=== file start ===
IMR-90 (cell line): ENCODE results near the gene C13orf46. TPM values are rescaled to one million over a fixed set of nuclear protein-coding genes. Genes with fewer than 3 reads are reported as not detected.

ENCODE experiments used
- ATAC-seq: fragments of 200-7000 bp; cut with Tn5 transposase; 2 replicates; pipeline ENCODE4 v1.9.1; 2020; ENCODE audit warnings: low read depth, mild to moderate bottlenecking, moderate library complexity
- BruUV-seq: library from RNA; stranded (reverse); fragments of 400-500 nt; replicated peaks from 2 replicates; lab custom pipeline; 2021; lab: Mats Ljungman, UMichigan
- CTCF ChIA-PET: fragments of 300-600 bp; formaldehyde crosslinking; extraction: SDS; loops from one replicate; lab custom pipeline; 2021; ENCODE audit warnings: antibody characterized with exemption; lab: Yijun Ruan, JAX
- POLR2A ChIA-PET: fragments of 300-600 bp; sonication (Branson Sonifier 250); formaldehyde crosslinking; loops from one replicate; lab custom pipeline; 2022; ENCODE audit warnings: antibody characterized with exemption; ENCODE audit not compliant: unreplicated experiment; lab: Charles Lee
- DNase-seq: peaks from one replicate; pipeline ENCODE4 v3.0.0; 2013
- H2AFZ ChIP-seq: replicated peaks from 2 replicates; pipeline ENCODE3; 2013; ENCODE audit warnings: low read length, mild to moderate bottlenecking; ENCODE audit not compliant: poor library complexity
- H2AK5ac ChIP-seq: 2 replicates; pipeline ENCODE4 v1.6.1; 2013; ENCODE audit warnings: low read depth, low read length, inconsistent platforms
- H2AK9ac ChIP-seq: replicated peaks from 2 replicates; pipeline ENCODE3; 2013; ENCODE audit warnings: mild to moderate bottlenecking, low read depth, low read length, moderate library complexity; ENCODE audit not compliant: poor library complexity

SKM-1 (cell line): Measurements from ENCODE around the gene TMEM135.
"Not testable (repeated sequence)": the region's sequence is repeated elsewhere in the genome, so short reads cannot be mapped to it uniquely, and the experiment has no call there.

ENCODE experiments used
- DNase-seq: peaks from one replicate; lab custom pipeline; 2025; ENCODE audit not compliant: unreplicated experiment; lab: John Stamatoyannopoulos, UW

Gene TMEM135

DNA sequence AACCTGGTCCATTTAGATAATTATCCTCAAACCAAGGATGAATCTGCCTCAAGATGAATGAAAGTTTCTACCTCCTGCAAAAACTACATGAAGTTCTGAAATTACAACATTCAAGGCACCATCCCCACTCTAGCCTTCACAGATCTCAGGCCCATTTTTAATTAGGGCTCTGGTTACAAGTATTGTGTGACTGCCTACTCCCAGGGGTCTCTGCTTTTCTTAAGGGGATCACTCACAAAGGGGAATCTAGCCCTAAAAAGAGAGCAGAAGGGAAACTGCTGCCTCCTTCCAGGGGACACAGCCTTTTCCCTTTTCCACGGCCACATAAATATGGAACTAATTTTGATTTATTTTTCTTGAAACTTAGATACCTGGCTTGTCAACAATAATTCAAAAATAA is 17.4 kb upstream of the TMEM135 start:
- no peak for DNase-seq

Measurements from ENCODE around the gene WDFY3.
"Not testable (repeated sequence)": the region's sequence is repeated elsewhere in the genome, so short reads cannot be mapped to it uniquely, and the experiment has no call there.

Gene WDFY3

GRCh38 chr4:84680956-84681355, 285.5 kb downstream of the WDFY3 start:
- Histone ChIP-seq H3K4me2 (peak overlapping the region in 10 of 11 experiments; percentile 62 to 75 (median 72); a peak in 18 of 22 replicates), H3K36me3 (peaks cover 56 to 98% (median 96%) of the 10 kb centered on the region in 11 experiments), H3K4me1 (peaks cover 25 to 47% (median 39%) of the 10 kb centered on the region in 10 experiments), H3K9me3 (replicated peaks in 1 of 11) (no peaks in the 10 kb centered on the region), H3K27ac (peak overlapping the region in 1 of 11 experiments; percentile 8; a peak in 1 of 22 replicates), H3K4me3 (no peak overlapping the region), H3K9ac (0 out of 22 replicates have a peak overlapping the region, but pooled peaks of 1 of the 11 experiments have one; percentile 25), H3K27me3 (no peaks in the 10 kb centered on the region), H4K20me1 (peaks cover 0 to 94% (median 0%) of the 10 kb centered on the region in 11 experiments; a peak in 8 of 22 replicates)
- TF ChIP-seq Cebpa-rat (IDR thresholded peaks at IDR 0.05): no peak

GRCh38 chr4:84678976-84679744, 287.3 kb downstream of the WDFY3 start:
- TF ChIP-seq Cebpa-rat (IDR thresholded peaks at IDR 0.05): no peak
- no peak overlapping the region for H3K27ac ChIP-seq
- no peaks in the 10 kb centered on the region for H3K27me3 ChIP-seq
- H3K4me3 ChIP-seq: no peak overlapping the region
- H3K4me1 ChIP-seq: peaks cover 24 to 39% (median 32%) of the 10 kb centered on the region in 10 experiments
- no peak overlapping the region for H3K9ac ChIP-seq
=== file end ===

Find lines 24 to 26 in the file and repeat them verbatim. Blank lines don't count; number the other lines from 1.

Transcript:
GRCh38 chr4:84678976-84679744, 287.3 kb downstream of the WDFY3 start:
- TF ChIP-seq Cebpa-rat (IDR thresholded peaks at IDR 0.05): no peak
- no peak overlapping the region for H3K27ac ChIP-seq